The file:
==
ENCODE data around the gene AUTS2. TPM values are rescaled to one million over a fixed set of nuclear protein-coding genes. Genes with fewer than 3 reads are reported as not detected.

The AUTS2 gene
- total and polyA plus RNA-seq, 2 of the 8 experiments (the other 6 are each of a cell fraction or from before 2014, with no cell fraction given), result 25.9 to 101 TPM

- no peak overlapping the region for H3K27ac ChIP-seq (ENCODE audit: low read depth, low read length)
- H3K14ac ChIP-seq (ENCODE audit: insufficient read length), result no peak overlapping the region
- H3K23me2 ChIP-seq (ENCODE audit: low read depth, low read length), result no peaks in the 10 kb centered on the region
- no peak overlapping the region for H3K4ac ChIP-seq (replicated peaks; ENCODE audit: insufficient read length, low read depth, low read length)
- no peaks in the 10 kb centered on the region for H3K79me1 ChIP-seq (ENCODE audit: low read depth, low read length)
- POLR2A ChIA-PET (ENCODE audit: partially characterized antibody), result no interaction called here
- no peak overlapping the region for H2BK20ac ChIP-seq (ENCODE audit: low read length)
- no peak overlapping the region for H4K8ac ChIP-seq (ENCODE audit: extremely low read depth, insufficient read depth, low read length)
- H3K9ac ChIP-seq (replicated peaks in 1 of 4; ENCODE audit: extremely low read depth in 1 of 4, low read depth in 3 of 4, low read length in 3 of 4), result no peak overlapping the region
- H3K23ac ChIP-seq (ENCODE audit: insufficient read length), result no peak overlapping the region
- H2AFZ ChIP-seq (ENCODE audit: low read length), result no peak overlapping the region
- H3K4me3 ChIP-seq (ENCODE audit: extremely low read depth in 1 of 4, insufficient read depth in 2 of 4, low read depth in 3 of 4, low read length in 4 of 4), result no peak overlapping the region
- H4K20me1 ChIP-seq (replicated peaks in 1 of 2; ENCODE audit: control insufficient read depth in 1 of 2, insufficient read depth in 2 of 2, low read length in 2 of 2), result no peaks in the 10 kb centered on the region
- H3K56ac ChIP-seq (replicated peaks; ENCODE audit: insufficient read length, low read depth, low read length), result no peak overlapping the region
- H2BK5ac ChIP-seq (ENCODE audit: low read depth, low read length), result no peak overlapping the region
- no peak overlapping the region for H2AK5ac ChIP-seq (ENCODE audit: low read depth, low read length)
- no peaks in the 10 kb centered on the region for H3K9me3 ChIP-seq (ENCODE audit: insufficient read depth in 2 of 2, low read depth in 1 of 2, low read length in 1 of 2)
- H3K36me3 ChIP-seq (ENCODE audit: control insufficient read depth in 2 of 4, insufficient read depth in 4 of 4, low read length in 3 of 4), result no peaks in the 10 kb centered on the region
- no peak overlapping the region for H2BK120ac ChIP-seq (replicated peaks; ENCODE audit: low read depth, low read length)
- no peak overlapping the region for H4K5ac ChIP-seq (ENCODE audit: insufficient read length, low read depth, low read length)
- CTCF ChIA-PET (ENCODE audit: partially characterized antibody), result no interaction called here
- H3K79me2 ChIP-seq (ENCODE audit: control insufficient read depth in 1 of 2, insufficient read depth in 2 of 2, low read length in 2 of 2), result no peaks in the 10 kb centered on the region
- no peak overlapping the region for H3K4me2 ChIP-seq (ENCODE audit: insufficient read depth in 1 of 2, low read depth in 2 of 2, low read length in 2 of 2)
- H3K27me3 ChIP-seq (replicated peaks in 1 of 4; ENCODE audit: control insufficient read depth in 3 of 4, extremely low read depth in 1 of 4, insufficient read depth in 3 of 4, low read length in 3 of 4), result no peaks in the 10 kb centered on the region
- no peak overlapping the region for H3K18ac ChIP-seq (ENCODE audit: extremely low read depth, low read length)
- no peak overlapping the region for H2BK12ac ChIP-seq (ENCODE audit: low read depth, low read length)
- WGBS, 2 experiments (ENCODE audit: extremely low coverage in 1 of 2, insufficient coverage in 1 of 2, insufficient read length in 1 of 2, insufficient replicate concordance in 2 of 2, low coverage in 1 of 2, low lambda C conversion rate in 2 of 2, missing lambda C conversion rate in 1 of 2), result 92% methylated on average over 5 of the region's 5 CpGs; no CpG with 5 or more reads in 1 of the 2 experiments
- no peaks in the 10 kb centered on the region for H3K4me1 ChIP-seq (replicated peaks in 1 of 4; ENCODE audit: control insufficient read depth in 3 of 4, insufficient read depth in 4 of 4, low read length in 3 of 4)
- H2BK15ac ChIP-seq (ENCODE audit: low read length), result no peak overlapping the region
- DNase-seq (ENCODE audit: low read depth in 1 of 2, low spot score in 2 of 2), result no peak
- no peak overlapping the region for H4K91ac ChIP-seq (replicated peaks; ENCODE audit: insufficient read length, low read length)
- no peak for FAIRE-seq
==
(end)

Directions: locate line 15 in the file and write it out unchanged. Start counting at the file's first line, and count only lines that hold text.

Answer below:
- H3K4me3 ChIP-seq (ENCODE audit: extremely low read depth in 1 of 4, insufficient read depth in 2 of 4, low read depth in 3 of 4, low read length in 4 of 4), result no peak overlapping the region